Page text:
Putting Wireless to Work for You Part 1: Intrusion
Improved range and reliability, along with comparatively low installation costs, are making wireless security more than just practical for commercial projects. In many cases, it’s a necessary choice for integrators to remain competitive and profitable.
Whether it is a financial institution, a retail store or any commercial building, the story is the same: security budgets are tight and customers have a short timeframe to install and update their security systems. With budgets and time constraints increasingly an issue, wireless intrusion technology has become an invaluable tool because of the labor savings of not pulling wire from the security panel out to the sensors.
Depending on the difficulty of the installation, the savings can be profound. And there are many environments that simply cannot be hardwired. Wireless technology has overcome practical obstacles and is increasingly seeing widespread acceptance. It is now at a point where range and reliability make it more than just practical for commercial installations; in many cases it’s a necessary choice to remain competitive and profitable.
Wireless security networks are being deployed in commercial environments more today than ever before. As recently as five years ago, many believed wireless was best suited for residential applications, but increasingly commercial customers are coming to expect jobs will be finished faster with little to no disruption to their businesses and their buildings.
Advances in technology and applications have brought the industry to the point where commercial wireless is ready for primetime. As commercial enterprises become convinced of the reliability, value and dependability of a wireless approach, they continue to expand the use of wireless to additional locations, facilities and, especially, applications. Some of the most recognizable facilities in the world have adopted wireless security systems for their buildings, providing a testament to the maturity and proven performance of the underlying technology.
Building a Sense of Trust
When safety is of paramount importance, organizations need to feel confident in their wireless partner. Sophisticated communication protocols used by leading wireless providers eliminate false alarms due to radio interference.
Wireless sensor networks using 900MHz technology are a solid choice for commercial security and life-safety applications. Networks using this frequency can process data quickly, and are easily deployed and expandable as system needs change and grow. The most sophisticated 900MHz networks can support several different applications, such as a security system and fire extinguisher monitoring, at the same time on the same network.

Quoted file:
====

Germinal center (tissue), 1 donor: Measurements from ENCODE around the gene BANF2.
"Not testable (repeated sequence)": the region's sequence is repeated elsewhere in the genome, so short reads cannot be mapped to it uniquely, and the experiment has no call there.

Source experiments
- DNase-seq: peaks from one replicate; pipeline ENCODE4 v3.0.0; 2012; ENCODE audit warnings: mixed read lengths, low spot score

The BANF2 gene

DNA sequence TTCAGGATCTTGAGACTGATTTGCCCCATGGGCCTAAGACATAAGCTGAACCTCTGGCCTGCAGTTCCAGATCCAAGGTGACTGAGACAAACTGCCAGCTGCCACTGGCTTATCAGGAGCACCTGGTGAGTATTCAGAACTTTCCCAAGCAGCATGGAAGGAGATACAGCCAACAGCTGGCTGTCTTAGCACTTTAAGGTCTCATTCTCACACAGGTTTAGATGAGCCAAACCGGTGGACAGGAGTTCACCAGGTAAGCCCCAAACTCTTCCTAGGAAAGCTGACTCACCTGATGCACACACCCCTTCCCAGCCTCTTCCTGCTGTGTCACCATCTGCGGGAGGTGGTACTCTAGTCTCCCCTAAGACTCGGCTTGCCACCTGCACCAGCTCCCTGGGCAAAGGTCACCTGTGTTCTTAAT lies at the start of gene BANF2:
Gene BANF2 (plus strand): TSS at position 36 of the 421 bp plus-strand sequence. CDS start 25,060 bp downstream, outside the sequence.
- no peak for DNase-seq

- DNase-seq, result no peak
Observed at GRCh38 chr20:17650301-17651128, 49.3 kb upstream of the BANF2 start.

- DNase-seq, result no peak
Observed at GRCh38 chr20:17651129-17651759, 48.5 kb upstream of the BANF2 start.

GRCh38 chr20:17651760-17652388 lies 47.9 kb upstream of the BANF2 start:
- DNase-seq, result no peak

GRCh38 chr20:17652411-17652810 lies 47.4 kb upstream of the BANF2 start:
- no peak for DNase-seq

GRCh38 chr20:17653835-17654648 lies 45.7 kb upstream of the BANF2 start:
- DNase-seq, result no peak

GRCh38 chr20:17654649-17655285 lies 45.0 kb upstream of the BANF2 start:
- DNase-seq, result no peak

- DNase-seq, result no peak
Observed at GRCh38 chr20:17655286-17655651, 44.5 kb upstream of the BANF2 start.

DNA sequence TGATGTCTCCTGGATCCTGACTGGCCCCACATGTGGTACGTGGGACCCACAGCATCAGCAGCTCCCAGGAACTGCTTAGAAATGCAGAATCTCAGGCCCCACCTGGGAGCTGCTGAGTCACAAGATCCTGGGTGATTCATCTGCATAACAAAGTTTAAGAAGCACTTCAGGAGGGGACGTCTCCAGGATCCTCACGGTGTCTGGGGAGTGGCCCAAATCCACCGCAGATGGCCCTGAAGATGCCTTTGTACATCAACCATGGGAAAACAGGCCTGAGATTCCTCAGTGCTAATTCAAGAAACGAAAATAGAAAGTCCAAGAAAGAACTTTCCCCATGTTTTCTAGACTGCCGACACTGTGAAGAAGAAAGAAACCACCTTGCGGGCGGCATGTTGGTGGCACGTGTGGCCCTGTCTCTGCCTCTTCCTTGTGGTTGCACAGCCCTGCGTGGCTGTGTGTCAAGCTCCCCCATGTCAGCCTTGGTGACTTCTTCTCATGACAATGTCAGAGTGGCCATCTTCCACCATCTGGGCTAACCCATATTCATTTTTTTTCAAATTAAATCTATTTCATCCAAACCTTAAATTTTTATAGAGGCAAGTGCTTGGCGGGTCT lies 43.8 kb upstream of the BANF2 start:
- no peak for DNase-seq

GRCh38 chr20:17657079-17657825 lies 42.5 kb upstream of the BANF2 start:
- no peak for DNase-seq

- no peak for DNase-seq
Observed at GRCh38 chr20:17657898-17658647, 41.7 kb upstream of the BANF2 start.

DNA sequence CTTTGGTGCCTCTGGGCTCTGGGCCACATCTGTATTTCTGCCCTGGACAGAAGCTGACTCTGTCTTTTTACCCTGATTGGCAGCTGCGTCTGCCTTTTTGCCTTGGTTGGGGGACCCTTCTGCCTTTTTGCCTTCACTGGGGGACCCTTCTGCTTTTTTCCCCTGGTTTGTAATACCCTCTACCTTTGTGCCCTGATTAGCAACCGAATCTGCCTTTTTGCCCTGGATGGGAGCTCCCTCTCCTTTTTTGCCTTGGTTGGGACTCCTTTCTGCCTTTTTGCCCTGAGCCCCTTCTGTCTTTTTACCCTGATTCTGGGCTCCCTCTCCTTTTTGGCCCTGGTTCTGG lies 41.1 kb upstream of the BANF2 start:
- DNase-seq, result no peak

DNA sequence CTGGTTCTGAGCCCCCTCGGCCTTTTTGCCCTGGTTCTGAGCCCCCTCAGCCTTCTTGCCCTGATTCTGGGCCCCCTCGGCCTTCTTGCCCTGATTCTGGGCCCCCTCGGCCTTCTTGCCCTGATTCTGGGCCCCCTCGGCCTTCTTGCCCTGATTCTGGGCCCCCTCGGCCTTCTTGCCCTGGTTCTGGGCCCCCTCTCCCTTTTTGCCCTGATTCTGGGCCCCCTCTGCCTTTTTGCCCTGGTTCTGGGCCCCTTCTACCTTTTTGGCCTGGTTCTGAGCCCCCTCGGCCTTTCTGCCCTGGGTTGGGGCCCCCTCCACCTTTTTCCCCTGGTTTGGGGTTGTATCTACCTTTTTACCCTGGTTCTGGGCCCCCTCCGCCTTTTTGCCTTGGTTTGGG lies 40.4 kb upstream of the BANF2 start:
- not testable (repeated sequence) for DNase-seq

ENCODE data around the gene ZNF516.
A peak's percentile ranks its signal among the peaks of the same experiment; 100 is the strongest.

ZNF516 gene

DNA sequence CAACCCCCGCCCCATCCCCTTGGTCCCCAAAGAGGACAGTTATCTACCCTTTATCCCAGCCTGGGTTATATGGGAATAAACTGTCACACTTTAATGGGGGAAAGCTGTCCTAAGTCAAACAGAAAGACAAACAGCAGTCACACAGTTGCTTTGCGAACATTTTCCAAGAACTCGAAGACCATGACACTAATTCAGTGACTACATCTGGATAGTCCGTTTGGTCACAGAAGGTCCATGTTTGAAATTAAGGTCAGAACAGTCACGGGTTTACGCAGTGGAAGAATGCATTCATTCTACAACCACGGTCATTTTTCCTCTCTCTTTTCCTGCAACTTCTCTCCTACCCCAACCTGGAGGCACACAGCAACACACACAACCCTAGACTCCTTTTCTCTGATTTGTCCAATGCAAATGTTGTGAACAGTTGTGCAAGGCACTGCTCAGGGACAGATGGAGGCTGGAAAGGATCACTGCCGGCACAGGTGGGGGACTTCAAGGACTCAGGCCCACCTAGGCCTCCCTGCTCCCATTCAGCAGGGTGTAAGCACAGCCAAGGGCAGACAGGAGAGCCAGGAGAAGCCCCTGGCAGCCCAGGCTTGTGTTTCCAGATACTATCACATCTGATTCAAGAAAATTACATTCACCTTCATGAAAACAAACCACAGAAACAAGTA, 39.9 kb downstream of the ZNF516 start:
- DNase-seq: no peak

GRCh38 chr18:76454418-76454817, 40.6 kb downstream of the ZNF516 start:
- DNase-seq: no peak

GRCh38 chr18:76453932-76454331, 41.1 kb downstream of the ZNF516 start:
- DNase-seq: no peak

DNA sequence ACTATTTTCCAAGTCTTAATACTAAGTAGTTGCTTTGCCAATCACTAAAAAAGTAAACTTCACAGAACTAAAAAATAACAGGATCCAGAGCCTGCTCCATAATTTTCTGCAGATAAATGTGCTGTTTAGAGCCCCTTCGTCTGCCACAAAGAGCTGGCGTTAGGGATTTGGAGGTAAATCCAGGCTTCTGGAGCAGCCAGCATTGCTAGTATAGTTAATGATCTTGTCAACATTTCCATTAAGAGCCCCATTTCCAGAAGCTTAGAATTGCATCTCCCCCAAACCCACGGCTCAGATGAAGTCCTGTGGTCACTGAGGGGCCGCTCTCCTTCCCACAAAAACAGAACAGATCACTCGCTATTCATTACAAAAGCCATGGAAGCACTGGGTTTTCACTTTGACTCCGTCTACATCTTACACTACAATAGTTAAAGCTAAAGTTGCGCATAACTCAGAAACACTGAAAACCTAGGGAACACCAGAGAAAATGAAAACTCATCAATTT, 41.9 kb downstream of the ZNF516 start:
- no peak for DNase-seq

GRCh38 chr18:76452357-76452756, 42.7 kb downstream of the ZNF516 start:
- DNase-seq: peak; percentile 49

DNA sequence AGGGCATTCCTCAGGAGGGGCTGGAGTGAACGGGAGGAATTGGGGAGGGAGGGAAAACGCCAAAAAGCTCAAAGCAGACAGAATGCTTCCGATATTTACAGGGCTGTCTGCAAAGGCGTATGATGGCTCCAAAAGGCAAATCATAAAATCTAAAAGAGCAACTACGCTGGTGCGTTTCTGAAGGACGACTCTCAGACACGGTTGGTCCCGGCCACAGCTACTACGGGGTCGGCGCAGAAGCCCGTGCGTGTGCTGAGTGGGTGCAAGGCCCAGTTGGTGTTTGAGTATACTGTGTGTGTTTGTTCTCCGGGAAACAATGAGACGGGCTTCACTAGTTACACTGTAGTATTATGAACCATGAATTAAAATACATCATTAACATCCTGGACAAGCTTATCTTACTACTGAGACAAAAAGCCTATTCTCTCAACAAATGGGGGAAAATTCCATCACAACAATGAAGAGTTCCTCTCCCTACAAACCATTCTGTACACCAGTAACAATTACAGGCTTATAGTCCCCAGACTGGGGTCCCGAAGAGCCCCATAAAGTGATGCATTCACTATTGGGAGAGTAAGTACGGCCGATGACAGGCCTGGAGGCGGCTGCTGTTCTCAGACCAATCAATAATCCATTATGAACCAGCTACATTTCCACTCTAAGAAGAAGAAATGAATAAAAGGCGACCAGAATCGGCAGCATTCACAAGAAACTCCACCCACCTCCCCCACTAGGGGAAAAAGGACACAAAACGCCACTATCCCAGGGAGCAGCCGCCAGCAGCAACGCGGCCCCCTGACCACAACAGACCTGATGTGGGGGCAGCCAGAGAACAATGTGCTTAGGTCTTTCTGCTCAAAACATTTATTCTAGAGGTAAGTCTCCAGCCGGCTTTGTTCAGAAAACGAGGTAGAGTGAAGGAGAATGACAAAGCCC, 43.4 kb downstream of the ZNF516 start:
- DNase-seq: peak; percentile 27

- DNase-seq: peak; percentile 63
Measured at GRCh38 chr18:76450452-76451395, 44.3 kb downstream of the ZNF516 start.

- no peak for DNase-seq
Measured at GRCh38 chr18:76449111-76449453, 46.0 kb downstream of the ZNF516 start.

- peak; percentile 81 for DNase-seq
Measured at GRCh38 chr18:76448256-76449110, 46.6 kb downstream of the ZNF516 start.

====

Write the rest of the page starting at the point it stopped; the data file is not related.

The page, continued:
Retrofits and new-build commercial properties can both benefit from a wireless approach that decreases the costs of cable and installation labor. When a security system is upgraded, during a store remodel for example, the installation cost of a wireless approach provides significant savings compared to a hardwired solution.
“Applications and equipment can be integrated into the wireless sensor network by simply mounting devices where they are needed,” says Doug Yarger, owner of Southcross, a Houston-based security integrator. “This process doesn’t disrupt employees, their workflow or even the architecture itself.”
Wireless devices are often used in remote or hard-to-access locations, so signal verification is critical. The ability to verify the endpoint is working properly and the transmissions are reaching the head-end as intended gives wireless a performance advantage. It also provides installers and end users the confidence that their system is as reliable as a wired system.
Verifying endpoints is managed by a native process known as system supervision. The endpoint and repeaters send “state of health” check-in messages to notify the receiver of their presence and condition. Transmitters automatically send supervisory messages to the receiver on a regular basis. The check-in does more than verify for the existence and working condition of the endpoint, it also tests for low battery, tamper and inactive conditions.
Another advantage compared to a wired system is wireless’ ability to ‘self-heal.’ If the check-in message comes back negative or the environment has changed due to manual reconfiguration, the system will heal itself by finding an alternate path of communication from any specific endpoint to target destination. This is an automatic feature of wireless systems and requires no configuration or activation by the end user or installer.
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